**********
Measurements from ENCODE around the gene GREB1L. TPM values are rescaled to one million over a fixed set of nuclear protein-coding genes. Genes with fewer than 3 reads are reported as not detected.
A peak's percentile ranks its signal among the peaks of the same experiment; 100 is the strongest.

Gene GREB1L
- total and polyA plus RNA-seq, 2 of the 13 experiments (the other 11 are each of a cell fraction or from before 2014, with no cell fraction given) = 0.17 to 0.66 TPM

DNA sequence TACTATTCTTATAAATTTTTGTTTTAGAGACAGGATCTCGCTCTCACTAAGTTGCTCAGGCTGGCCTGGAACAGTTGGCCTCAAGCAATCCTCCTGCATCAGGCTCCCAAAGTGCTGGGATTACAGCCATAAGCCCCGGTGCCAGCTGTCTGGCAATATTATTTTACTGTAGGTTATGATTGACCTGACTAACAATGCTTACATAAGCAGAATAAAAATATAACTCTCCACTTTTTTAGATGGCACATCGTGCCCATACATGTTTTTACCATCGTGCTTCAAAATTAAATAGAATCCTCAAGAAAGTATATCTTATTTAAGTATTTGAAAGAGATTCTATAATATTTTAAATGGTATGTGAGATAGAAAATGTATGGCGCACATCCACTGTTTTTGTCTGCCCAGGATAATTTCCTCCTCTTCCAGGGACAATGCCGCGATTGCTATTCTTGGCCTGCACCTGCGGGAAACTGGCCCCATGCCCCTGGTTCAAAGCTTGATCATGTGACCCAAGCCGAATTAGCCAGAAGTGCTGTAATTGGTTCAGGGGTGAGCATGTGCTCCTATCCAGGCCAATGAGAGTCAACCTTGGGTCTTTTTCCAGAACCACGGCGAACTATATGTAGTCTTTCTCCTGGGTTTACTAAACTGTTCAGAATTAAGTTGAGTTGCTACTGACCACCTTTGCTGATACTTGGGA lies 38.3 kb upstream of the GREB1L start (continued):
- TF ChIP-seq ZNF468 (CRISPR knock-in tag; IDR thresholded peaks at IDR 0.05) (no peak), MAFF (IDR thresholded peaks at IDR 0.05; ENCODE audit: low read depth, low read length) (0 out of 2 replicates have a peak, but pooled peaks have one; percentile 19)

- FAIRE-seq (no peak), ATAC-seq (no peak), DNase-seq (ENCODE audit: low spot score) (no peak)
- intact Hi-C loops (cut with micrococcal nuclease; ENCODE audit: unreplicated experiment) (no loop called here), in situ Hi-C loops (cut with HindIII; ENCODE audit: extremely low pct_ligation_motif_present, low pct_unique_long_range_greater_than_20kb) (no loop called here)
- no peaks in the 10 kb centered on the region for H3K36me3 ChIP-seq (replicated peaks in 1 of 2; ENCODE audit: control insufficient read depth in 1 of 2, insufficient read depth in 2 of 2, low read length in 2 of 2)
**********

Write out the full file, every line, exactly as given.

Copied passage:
Measurements from ENCODE around the gene GREB1L. TPM values are rescaled to one million over a fixed set of nuclear protein-coding genes. Genes with fewer than 3 reads are reported as not detected.
A peak's percentile ranks its signal among the peaks of the same experiment; 100 is the strongest.

Gene GREB1L
- total and polyA plus RNA-seq, 2 of the 13 experiments (the other 11 are each of a cell fraction or from before 2014, with no cell fraction given) = 0.17 to 0.66 TPM

DNA sequence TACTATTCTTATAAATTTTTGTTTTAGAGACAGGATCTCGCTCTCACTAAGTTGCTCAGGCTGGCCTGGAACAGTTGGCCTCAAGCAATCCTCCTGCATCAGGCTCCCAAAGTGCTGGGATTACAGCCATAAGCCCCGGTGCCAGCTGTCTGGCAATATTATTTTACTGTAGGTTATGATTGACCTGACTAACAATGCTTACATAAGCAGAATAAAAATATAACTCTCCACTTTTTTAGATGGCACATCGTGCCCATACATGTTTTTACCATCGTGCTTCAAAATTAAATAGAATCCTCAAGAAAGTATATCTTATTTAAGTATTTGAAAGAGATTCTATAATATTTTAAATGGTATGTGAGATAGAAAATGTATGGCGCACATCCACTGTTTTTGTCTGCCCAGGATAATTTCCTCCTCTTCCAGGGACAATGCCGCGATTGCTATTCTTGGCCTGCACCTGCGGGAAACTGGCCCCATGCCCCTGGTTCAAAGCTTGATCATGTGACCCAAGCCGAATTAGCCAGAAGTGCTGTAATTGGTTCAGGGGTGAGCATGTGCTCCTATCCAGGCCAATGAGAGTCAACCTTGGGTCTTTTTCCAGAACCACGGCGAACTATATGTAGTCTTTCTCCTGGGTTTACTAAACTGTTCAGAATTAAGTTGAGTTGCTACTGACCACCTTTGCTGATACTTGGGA lies 38.3 kb upstream of the GREB1L start (continued):
- TF ChIP-seq ZNF468 (CRISPR knock-in tag; IDR thresholded peaks at IDR 0.05) (no peak), MAFF (IDR thresholded peaks at IDR 0.05; ENCODE audit: low read depth, low read length) (0 out of 2 replicates have a peak, but pooled peaks have one; percentile 19)

- FAIRE-seq (no peak), ATAC-seq (no peak), DNase-seq (ENCODE audit: low spot score) (no peak)
- intact Hi-C loops (cut with micrococcal nuclease; ENCODE audit: unreplicated experiment) (no loop called here), in situ Hi-C loops (cut with HindIII; ENCODE audit: extremely low pct_ligation_motif_present, low pct_unique_long_range_greater_than_20kb) (no loop called here)
- no peaks in the 10 kb centered on the region for H3K36me3 ChIP-seq (replicated peaks in 1 of 2; ENCODE audit: control insufficient read depth in 1 of 2, insufficient read depth in 2 of 2, low read length in 2 of 2)